Travel

Survey: Fliers give thumbs up to security, unsure about fast lanes

Many travelers don't know whether PreCheck lanes cut wait times, survey says
Survey finds most travelers don't want cellphone calls allowed on planes.

A majority of U.S. travelers said they were satisfied with or neutral about airport security measures, a survey released Thursday says. But 67% said they couldn't tell whether the Transportation Security Administration's expedited PreCheck lanes made any significant difference in wait times.

Survey results from the Travel Leaders Group come the same week that TSA expanded PreCheck to international carrier Air Canada. The agency is opening more enrollment centers nationwide to process qualified fliers.

PreCheck members leave their shoes and clothing on, and laptops and liquids inside carry-on bags when they go through security.

In the survey, 62% said they didn't know if expedited lanes made wait times significantly shorter -- and 60% said they had never used one. Just 7.6% felt fast-lane screening made a difference and said they used it all the time, and 17% said they felt it reduced wait times for regular screenings.

"Travelers today have become very adaptable in terms of airport security and what procedures they must comply with from airport to airport," company CEO Barry Liben said in a statement. "That may help explain why such a high percentage of consumers polled are satisfied with – or perhaps even resigned to – what is required of them."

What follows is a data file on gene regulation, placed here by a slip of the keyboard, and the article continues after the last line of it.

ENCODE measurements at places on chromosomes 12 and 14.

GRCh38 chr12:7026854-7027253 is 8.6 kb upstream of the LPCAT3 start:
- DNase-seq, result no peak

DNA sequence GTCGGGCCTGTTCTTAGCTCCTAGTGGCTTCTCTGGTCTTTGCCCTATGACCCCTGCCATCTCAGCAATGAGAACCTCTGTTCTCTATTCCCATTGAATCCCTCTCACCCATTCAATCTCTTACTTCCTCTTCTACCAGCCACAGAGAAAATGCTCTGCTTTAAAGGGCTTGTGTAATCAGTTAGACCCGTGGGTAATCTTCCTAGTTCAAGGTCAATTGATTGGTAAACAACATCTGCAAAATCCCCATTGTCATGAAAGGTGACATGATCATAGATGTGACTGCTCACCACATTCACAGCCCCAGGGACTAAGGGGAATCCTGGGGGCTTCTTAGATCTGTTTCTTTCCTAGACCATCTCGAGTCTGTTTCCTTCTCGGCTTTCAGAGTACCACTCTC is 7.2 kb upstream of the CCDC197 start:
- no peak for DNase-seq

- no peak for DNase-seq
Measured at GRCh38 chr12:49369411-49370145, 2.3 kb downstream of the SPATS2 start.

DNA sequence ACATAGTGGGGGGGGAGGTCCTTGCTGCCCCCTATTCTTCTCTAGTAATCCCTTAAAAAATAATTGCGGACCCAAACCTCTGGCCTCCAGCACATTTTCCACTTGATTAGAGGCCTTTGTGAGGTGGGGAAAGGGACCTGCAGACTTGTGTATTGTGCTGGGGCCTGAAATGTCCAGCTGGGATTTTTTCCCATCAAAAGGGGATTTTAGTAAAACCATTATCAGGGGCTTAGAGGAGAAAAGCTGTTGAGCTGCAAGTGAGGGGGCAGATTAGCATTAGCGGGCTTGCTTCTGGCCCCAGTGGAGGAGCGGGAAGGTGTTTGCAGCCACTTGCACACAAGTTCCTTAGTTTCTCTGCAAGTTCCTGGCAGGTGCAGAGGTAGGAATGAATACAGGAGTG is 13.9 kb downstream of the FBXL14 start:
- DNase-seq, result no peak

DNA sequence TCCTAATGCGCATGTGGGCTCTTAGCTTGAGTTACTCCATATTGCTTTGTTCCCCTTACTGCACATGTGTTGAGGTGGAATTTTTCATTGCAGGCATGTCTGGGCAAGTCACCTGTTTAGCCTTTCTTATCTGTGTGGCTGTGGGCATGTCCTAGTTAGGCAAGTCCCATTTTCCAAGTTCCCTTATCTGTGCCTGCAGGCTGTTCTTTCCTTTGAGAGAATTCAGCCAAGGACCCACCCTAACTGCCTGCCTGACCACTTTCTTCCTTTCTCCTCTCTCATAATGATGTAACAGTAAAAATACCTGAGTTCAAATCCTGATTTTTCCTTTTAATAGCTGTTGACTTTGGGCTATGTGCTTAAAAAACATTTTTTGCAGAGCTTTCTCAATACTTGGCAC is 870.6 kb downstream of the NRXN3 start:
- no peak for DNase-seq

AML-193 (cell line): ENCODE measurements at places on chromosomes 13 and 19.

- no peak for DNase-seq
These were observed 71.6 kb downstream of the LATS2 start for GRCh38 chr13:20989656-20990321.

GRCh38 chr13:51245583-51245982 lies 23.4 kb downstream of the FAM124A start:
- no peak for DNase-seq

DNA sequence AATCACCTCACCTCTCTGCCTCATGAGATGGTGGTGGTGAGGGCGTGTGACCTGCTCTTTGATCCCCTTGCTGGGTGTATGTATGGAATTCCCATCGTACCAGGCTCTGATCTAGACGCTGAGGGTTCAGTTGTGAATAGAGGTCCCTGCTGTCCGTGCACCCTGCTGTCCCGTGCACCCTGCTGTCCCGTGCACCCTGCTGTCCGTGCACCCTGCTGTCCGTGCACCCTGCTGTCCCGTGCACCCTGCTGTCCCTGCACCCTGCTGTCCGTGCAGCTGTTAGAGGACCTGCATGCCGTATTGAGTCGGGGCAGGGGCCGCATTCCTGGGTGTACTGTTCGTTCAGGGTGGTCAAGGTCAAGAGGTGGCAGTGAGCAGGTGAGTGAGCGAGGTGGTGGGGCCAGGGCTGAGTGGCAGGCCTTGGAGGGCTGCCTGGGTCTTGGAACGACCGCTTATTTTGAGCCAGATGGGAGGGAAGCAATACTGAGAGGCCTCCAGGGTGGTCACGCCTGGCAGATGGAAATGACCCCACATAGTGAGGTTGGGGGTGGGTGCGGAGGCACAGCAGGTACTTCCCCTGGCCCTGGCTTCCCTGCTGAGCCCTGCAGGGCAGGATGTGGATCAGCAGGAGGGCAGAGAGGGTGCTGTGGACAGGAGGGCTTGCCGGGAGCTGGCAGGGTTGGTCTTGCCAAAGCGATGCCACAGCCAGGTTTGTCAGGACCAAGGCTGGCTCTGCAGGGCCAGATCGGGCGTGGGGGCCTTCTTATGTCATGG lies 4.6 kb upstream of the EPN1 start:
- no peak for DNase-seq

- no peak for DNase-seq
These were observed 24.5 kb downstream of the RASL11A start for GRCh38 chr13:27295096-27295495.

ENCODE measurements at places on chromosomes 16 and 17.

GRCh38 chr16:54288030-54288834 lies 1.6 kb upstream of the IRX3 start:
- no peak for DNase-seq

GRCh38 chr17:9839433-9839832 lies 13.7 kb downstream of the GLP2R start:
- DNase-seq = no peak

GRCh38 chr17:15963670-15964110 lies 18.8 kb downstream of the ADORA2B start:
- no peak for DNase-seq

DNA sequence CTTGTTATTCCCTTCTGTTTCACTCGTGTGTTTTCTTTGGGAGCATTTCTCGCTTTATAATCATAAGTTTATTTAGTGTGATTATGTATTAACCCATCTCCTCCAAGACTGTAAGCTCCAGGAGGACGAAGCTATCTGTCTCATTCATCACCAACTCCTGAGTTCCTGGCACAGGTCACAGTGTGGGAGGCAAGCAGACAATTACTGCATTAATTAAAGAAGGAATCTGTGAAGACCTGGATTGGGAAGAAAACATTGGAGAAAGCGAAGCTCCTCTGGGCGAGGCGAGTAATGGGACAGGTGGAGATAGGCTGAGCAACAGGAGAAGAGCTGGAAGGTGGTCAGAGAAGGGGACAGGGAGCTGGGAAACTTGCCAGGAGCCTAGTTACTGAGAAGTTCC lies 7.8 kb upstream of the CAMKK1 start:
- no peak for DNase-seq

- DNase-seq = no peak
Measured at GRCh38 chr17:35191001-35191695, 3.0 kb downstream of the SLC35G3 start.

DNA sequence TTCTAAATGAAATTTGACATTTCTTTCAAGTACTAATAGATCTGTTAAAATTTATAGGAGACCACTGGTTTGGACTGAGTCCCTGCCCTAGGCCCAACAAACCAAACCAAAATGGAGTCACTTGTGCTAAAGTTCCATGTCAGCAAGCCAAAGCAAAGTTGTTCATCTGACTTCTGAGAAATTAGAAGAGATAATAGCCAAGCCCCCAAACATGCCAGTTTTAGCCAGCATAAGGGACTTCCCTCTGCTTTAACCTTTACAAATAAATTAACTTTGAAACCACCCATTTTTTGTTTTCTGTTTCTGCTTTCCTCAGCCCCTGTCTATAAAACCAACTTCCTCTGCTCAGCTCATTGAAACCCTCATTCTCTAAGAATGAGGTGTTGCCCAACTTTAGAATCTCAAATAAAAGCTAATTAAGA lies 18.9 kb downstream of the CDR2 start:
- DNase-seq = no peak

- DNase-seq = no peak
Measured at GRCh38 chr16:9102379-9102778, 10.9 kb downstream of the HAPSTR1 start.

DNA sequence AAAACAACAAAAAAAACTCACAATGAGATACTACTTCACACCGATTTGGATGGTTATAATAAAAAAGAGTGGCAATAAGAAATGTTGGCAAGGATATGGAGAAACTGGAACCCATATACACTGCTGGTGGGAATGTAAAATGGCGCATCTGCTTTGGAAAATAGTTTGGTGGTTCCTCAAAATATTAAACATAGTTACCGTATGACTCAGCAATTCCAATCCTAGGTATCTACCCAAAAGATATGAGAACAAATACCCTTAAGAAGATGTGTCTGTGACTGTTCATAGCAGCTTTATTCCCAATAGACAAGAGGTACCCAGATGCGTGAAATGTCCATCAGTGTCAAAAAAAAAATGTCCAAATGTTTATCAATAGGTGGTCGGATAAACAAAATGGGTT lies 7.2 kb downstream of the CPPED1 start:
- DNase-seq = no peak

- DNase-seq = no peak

Other findings include:

--When asked what security measures they would like to eliminate, 31.7% said removing their shoes, 24.1% said none, and 18.2% said limiting liquids in carry-on bags.

--57.5% don't want to allow passengers to make cellphone calls in flight, 27.1% say it's OK but not for long conversations, and 5.8% said they were in favor of it.

--39.8% like the Federal Aviation Administration's policy change that allows electronic devices to remain on in airplane mode on landings and takeoffs.

--56.6% said finding direct nonstop flights was the most important consideration in buying airline tickets, while 29.1% said their top consideration was the least expensive overall fare.

The consumer travel survey was based on 2,719 people nationwide who were polled between April 6 and 28.

Copyright © 2014, Los Angeles Times
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